Local experts offer insights on $480 m MCC compact projects

Saturday, 21 September 2019 00:00 -     - {{hitsCtrl.values.hits}}

The Advocata Institute on Thursday hosted a public forum on the MCC compact with the aim of separating fact from fiction around this hotly debated topic. 

Since 2015, Sri Lanka has been engaged in a competitive selection process for the Millennium Challenge Corporation (MCC) grant. In April 2019, Sri Lanka was awarded a grant from the Millennium Challenge Corporation (MCC) for $480 million. Since the awarding of the compact, concerns around the agreement had gone unaddressed.

To help provide a public platform for the addressing of these concerns, The Advocata Institute convened an open discussion with experts involved in designing the projects for the MCC Compact – University of Moratuwa Department of Transport and Logistics Management Head Prof. Amal Kumarage, Road Development Authority (RDA) Highway Designs Deputy Director Dr. Saman Widanapathiranage and its  Former Deputy Surveyor General Sarath Jayatilaka, MCC representatives, Millennium Challenge Corporation Sri Lanka Resident Country Director Jenner Endleman and Urban Development Authority Chairman Dr. Jagath Munasinghe.

The experts highlighted technical details of the land and transport management projects in the grant followed by a Q&A with representatives of the MCC and the Government. 

Prof. Amal Kumarage explained that out of $350 million allocated to the Transport Project, $50 million would be spent on bus services modernisation. He stated that by 2030, the number of vehicles on Sri Lankan roads will triple and it is crucial for the transport system to reflect this. 

Dr. Widanapathiranage discussed the Advanced Traffic Management System component in the Transport Project. He explained how the average speed in Colombo will be reduced to 10kmph by 2030, communicating the urgency of improving the city’s traffic management.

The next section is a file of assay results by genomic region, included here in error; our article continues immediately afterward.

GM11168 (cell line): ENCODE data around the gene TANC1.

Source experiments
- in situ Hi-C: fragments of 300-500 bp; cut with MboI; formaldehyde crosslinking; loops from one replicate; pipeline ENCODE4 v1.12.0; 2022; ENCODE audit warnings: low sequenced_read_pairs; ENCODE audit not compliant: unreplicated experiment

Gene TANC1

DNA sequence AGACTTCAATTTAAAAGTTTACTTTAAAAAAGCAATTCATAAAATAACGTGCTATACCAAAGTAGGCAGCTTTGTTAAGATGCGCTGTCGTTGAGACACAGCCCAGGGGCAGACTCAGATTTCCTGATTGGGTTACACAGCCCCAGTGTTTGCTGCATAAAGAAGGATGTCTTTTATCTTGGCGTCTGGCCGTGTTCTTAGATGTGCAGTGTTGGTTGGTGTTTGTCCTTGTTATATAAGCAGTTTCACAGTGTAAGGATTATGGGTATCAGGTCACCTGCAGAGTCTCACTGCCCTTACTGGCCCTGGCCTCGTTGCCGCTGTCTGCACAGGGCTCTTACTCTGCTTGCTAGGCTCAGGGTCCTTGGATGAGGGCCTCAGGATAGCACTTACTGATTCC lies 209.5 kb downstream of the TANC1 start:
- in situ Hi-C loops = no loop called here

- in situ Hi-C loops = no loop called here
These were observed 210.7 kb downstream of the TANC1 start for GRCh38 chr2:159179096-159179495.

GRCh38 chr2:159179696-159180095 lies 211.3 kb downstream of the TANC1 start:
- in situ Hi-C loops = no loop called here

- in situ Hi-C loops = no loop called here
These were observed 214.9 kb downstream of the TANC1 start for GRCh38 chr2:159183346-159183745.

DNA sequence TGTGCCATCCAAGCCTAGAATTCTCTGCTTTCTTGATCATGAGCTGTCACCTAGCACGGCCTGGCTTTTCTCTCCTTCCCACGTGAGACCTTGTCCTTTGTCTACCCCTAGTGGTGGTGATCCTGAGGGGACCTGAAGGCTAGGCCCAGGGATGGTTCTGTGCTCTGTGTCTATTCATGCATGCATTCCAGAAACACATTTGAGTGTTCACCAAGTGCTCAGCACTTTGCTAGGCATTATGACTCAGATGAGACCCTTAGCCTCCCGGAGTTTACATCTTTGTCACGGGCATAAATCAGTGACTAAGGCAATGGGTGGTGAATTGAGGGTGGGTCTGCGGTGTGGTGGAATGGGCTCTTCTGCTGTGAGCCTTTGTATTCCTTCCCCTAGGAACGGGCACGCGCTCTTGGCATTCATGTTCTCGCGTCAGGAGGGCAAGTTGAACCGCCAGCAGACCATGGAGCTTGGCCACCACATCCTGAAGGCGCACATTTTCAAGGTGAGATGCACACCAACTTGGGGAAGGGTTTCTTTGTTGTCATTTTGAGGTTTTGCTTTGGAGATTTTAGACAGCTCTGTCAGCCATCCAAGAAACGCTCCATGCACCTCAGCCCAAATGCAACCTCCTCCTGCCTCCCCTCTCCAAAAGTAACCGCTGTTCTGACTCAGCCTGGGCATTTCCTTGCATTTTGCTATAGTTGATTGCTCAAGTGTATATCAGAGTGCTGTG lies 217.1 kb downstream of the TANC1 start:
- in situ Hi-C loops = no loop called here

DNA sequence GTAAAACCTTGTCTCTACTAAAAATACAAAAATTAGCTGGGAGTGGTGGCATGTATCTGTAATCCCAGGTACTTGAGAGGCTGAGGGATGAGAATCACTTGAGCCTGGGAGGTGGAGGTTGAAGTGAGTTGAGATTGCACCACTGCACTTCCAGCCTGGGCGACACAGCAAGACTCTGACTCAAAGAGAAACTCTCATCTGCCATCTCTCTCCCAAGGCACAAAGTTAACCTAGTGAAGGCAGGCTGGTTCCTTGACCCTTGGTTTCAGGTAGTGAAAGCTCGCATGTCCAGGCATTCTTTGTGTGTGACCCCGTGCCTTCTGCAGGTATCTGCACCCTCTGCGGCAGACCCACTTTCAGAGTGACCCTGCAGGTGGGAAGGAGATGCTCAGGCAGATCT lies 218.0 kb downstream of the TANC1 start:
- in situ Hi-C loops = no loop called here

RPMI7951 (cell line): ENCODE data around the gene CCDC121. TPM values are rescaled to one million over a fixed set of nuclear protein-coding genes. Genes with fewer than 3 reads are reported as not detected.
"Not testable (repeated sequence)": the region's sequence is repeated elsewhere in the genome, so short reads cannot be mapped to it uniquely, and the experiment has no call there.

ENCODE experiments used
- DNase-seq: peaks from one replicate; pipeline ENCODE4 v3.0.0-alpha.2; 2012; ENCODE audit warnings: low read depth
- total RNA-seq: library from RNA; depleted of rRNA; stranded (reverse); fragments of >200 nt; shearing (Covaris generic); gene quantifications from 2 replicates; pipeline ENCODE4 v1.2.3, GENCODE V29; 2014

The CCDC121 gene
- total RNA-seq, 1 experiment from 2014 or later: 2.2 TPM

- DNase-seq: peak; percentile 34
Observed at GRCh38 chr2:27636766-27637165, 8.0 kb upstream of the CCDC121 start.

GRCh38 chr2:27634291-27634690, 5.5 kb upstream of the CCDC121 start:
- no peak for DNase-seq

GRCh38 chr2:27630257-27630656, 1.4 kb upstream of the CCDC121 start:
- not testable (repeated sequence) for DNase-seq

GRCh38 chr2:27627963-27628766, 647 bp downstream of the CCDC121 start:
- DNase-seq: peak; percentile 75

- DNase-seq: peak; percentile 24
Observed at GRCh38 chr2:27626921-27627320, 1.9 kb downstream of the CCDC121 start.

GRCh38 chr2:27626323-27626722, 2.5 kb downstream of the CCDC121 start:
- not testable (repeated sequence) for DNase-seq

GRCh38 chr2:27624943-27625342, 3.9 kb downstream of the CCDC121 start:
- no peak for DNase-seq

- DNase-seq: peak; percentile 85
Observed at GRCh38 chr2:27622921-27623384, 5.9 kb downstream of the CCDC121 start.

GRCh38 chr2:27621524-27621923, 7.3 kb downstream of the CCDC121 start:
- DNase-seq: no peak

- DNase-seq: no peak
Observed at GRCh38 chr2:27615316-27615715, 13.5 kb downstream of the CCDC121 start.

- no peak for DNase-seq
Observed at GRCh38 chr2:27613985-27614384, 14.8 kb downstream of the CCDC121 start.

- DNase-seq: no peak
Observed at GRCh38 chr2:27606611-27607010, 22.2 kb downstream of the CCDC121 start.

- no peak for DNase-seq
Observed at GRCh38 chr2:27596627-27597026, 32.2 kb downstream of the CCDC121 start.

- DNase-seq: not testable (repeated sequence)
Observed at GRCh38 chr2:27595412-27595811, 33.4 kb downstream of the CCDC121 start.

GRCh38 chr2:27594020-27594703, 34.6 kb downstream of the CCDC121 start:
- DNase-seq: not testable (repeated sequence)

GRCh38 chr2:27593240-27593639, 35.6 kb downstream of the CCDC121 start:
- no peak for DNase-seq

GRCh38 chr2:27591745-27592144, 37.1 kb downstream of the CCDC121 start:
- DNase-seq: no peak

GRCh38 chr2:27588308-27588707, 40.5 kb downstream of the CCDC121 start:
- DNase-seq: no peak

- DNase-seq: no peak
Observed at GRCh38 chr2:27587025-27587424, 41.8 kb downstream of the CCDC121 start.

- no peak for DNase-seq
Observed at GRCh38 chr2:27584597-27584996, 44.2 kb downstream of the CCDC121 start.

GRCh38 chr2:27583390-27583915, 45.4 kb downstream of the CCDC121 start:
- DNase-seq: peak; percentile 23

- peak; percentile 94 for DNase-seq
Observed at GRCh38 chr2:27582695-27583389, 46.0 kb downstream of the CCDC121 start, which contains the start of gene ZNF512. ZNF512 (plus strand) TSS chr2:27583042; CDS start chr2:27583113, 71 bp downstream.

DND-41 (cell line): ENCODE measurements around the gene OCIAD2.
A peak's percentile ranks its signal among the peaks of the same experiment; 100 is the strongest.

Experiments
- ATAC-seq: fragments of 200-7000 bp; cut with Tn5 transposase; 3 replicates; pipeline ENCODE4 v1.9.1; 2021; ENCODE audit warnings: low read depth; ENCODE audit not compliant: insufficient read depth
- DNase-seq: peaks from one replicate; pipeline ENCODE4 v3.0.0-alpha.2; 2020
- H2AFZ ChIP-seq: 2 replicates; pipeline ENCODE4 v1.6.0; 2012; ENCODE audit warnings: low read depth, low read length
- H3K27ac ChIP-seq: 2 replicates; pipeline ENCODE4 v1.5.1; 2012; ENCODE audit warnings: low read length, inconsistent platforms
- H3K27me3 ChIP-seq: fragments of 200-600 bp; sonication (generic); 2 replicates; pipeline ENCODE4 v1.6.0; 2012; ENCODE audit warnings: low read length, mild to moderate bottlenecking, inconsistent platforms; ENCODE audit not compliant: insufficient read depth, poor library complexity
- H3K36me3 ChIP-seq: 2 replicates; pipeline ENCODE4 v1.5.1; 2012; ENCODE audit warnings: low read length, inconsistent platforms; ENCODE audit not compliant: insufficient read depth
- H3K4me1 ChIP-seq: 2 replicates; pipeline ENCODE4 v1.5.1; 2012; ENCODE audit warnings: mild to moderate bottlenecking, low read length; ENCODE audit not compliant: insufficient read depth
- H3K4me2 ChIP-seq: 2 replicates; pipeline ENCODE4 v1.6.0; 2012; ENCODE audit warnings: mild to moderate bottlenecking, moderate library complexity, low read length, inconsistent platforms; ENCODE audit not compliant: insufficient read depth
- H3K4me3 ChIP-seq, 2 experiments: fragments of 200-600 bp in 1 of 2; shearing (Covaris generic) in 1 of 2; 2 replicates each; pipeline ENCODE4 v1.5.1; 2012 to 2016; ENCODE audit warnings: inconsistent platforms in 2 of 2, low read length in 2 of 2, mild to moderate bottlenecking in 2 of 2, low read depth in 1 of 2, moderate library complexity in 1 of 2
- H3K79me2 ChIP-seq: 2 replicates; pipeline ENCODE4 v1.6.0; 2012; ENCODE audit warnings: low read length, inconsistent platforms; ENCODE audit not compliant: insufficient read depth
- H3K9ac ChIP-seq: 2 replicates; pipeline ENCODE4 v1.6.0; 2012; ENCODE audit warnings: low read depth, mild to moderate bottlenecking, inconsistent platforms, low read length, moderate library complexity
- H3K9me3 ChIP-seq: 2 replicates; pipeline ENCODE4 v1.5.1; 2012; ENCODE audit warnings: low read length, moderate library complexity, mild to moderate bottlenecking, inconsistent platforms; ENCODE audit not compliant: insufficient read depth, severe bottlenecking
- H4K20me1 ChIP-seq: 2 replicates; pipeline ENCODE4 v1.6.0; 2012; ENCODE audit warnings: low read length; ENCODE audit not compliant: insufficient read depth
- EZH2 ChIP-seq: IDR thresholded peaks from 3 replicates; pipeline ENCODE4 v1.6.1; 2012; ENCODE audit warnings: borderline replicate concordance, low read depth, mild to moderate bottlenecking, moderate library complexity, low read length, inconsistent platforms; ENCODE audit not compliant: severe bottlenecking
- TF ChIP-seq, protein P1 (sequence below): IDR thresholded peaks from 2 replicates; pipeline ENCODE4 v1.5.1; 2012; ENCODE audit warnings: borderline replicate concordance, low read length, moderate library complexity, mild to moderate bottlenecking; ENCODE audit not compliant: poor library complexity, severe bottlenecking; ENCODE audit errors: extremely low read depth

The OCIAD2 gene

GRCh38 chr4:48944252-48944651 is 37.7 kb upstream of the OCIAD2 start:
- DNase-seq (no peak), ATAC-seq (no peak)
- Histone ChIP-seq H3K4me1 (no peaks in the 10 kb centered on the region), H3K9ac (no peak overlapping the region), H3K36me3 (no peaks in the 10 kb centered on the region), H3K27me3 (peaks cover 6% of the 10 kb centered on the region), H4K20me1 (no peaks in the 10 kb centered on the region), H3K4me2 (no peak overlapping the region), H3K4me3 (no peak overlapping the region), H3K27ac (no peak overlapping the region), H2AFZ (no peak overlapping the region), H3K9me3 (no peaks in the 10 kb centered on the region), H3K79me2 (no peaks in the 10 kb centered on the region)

Sarath Jayatilaka detailed the Land Project in the compact which amounts to $67 million of the total grant. Since the Sri Lankan Government owns 82% of all land and the remaining 18% land is privately owned, he emphasised the importance of developing a State Land Bank to improve land administration policies. 

Joining the Q&A, MCC Sri Lanka Resident Country Director Jenner Endleman answered some concerns around the compact. To the question of whether the MCC Compact is linked to military agreements, she answered that MCC has no relation to ACSA or SOFA and that the MCC Compact was ready for signing before the renewal of these military agreements. Another question posed was why the compact was not available in the public domain, to which she responded that it is the MCC’s policy to not share the document prior to it being signed by the recipient government. However, she urged concerned citizens to reach out to the Government to release these documents, as they are in a position to share the agreement. 

“In our 15-year history, we’ve never had a situation where an eligible country has come to us and proposed a grant, our board has accepted it, and that same partner country has not approved it,” stated   Endleman, addressing questions from the audience. 

Advocata is an independent policy think tank based in Colombo, Sri Lanka. They conduct research, provide commentary and hold events to promote sound policy ideas compatible with a free society in Sri Lanka. Visit advocata.org for more information.